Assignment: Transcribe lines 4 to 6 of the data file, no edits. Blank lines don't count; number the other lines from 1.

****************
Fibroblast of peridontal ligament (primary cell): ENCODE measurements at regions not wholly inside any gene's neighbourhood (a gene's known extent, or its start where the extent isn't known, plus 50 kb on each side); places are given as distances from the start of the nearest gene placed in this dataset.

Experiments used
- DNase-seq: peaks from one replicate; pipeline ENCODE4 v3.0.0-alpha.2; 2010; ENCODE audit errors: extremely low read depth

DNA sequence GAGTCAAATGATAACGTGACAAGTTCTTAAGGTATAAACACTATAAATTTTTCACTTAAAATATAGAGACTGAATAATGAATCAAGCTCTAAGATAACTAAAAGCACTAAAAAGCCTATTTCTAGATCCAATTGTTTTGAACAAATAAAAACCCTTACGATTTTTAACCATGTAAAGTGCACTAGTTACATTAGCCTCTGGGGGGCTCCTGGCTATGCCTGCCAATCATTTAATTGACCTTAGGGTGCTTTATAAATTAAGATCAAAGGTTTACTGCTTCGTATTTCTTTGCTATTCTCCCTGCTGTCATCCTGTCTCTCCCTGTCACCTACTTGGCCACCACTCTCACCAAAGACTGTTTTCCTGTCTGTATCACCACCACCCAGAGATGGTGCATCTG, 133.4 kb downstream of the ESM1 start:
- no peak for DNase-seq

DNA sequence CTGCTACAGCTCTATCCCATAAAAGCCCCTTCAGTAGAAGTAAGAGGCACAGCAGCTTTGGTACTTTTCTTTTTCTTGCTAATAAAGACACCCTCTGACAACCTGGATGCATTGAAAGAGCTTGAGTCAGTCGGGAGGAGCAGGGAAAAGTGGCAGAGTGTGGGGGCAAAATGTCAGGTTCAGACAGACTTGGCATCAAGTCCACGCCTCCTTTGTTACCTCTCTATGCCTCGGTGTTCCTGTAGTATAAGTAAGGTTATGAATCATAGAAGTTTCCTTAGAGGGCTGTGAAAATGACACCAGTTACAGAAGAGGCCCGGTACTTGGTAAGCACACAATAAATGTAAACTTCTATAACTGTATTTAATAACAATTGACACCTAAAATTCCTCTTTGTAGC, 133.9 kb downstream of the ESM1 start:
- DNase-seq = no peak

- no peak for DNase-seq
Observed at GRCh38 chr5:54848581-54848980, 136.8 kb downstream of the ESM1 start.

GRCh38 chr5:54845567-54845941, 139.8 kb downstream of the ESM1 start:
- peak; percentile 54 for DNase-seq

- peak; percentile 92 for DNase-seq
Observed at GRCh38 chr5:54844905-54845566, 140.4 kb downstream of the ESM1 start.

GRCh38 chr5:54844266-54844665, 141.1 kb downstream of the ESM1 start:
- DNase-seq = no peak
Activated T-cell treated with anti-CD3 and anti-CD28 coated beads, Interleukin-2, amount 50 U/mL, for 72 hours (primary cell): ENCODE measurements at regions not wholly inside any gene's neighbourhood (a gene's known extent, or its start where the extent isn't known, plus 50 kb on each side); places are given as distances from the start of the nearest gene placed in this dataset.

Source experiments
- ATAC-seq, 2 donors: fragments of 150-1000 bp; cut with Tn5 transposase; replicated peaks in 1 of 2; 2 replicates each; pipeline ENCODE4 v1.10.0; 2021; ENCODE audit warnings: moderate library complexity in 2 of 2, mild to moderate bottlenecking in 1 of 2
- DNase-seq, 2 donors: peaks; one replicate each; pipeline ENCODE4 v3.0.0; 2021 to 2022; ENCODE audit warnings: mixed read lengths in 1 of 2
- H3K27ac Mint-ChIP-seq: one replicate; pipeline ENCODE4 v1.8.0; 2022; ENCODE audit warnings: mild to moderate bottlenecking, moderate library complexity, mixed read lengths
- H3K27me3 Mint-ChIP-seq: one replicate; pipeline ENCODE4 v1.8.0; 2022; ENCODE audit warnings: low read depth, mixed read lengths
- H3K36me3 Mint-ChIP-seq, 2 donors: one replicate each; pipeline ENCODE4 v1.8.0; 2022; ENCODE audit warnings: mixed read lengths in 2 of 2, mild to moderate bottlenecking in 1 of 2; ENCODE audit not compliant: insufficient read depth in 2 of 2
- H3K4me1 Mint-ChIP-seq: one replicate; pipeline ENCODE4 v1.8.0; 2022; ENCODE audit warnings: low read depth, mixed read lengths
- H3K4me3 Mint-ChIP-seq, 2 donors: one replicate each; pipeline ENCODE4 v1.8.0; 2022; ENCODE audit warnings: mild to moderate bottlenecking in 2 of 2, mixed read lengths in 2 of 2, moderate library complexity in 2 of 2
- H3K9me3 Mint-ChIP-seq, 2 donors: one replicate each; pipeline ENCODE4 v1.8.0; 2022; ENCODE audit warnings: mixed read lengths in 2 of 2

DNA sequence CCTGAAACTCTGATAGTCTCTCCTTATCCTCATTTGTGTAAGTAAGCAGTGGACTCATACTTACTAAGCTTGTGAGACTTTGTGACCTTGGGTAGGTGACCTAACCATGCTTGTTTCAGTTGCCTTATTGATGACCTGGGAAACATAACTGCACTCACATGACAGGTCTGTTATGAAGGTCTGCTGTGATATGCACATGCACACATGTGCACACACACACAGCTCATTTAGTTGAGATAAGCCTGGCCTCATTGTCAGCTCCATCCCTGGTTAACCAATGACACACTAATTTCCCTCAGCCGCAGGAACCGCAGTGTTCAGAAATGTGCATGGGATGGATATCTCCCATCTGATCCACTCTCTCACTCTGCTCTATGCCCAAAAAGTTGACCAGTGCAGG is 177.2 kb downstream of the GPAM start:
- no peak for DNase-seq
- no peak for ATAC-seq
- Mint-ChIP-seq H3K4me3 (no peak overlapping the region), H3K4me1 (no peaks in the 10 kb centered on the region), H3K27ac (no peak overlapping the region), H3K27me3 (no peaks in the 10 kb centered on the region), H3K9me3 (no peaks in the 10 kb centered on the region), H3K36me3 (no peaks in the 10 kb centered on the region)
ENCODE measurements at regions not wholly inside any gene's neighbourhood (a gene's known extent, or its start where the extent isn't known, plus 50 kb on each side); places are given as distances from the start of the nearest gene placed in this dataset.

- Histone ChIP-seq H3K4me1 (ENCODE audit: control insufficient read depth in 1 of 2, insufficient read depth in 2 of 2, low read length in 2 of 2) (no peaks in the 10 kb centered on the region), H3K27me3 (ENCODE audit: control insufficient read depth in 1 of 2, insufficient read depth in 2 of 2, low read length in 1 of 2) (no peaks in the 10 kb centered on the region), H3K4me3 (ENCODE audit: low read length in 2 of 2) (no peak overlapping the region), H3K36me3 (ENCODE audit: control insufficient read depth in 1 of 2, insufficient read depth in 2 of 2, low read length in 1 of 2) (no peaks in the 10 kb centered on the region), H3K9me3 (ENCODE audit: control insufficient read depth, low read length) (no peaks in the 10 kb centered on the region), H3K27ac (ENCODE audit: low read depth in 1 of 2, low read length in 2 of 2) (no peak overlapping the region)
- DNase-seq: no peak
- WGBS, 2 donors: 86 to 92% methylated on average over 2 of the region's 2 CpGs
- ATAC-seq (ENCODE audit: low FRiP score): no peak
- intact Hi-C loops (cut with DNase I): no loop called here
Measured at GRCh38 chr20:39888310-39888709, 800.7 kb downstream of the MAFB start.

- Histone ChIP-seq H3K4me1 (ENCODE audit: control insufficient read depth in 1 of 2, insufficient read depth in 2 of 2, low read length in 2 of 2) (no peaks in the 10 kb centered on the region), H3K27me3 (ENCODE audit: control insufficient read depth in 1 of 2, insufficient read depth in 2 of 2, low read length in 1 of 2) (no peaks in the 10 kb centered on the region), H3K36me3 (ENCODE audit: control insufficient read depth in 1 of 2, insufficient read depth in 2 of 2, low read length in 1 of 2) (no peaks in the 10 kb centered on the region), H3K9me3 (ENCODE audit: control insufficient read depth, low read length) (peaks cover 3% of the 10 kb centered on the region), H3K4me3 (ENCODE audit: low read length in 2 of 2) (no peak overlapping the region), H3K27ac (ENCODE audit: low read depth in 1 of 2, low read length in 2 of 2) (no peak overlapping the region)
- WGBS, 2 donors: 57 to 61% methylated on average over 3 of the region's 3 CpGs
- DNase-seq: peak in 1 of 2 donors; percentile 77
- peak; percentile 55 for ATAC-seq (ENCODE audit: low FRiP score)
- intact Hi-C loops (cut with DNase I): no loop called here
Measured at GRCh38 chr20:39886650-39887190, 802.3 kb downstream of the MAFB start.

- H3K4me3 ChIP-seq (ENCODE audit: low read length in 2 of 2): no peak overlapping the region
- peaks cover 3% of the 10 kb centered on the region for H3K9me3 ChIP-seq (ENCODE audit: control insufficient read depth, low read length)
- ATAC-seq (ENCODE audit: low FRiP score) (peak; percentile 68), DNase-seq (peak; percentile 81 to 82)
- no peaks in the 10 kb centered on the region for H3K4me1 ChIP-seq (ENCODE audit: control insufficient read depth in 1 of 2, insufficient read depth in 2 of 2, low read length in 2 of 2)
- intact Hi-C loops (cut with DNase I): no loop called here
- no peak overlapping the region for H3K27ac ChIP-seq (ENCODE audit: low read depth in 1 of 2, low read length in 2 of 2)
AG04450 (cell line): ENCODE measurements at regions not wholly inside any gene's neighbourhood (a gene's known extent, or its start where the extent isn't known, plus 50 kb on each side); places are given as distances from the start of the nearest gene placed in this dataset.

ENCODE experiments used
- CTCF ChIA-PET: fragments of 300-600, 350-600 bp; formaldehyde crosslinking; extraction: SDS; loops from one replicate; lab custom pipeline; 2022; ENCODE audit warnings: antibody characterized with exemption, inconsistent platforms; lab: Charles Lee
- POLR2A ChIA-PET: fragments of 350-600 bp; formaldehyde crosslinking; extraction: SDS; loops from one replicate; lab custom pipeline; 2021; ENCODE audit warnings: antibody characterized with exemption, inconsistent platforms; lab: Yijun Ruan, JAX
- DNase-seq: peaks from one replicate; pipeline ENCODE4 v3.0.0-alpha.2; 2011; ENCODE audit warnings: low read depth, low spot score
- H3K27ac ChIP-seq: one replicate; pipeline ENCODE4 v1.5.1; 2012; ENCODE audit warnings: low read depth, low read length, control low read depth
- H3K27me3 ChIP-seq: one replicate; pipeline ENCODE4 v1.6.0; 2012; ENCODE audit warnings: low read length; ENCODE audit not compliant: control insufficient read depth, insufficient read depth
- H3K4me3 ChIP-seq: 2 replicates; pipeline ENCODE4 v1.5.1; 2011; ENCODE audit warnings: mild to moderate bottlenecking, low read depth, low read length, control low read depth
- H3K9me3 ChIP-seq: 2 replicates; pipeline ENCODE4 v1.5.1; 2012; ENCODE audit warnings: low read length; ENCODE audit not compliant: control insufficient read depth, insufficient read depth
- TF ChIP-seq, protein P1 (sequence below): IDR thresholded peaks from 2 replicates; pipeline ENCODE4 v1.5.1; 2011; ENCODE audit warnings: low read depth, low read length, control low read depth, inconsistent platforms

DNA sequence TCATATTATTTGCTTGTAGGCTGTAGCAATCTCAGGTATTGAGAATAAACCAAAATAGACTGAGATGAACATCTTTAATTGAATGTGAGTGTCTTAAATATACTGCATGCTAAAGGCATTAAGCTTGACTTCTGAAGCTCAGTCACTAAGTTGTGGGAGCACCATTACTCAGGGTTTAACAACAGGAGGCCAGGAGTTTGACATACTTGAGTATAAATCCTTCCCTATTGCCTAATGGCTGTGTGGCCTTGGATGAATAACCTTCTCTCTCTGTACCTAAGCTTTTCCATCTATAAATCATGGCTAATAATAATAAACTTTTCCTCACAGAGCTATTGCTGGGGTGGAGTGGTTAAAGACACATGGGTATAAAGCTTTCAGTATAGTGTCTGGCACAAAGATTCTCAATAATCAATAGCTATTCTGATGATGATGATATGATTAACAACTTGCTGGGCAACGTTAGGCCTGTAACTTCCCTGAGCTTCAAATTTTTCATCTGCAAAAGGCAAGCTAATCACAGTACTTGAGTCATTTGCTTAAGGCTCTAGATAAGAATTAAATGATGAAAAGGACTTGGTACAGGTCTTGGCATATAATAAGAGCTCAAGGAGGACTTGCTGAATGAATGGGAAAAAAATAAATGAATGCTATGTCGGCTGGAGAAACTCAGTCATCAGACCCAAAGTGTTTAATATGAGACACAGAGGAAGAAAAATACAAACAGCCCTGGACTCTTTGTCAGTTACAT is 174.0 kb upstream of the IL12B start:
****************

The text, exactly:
DNA sequence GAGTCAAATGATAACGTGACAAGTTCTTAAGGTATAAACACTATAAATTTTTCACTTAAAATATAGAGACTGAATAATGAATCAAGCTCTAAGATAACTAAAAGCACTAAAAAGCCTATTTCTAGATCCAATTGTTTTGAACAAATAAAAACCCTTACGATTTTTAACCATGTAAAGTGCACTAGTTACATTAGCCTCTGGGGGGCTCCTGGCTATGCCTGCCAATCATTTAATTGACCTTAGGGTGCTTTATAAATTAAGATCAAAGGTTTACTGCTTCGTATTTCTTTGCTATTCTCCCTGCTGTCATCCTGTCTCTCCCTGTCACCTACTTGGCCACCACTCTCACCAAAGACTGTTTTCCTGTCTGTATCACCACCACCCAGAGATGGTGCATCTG, 133.4 kb downstream of the ESM1 start:
- no peak for DNase-seq

DNA sequence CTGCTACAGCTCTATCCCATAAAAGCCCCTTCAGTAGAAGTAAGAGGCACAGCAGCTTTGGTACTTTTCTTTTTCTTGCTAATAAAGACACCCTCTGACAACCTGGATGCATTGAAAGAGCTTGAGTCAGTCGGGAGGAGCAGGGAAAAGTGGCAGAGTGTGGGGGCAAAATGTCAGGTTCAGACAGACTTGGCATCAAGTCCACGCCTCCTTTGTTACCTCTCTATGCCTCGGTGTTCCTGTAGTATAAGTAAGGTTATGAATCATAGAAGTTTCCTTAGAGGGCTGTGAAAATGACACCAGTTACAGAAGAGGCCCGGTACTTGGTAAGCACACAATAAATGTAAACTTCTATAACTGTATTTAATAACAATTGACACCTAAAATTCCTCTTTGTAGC, 133.9 kb downstream of the ESM1 start: